On our radar of late: Bottega Louie, an unlikely restaurant, market, and bar that brings turn-of-the-century Viennese Kaffeehaus grandeur to downtown Los Angeles.
The palatial 10,000-square-foot restaurant is on the ground floor of the Brockman Building, a 1912 Classical Romanesque Revival structure that sits on the corner of Seventh and Grand. Keat Bollenbach (a young entrepreneur and co-owner with Daniel Flores), was instrumental in the design process, according to Michael Rominske of View Design Studio. The aim was "to create an old style European experience," says Rominske, who adds that "finding the building really helped create the experience from the outside in."
The interior was a raw concrete space that Rominske transformed by whitewashing the walls, ceilings, and columns and by laying carrara marble on the floor. To counterbalance the white, he brought in warm wood and bronze detailing. Oversized floor-to-ceiling windows allow light to flood into the white interior, putting the packed urban crowd on full display to passersby at night. For more information visit Bottega Louie.
Above: Brass-detailed wood panels were added to the base of the concrete columns. The hostess table was custom made locally, inspired by furniture pieces Bollenback admired. The rear wall, covered in subway tile, is in the kitchen area that houses the pizza oven.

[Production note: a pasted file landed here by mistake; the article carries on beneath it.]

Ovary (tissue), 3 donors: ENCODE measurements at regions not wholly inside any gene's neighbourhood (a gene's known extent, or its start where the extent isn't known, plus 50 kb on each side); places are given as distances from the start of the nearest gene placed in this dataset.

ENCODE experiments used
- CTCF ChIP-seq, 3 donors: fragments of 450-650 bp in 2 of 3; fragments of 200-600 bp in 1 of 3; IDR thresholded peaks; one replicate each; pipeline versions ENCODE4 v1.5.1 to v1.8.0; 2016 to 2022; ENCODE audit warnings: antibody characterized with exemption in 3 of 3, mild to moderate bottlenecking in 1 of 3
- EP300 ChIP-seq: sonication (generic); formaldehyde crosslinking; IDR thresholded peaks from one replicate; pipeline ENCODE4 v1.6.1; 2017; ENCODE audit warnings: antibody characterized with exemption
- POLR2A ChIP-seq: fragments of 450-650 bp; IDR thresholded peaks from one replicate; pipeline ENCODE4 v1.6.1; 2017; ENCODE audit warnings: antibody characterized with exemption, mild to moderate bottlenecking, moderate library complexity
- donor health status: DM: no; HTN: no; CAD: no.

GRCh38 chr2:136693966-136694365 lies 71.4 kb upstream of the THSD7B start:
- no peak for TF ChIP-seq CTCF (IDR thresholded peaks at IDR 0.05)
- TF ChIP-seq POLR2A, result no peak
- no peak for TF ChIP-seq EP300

Above: Marble-clad bistro tables in the bar area for more casual dining.
Above: Brass is used throughout the restaurant, from the railing above the black banquette to the brass-trimmed windows at street level.
Above: The kitchens are on full view. The millwork on the wood counter (and throughout the space) was inspired by an antique piece of furniture that Bollenbach owned and subsequently took apart to create molds for this project.
Above: Bottega Louie is an emporium of sorts, with a market for takeout food as well as a full patisserie. Goods are on display on the wall of brass shelving.
Above: Towers of colorful macaroons on display.
Above: Vibrantly hued macaroons (L) and boxed chocolate (R).
Above: The bar area with breakfast diners.
Above: The bathrooms echo the recurring elements of brass and marble used in the restaurant. A contrasting marble is used for the sinks.
Above: The historical Brockman Building lit up at night.
N.B.: This post is an update; the original story ran on September 12, 2012.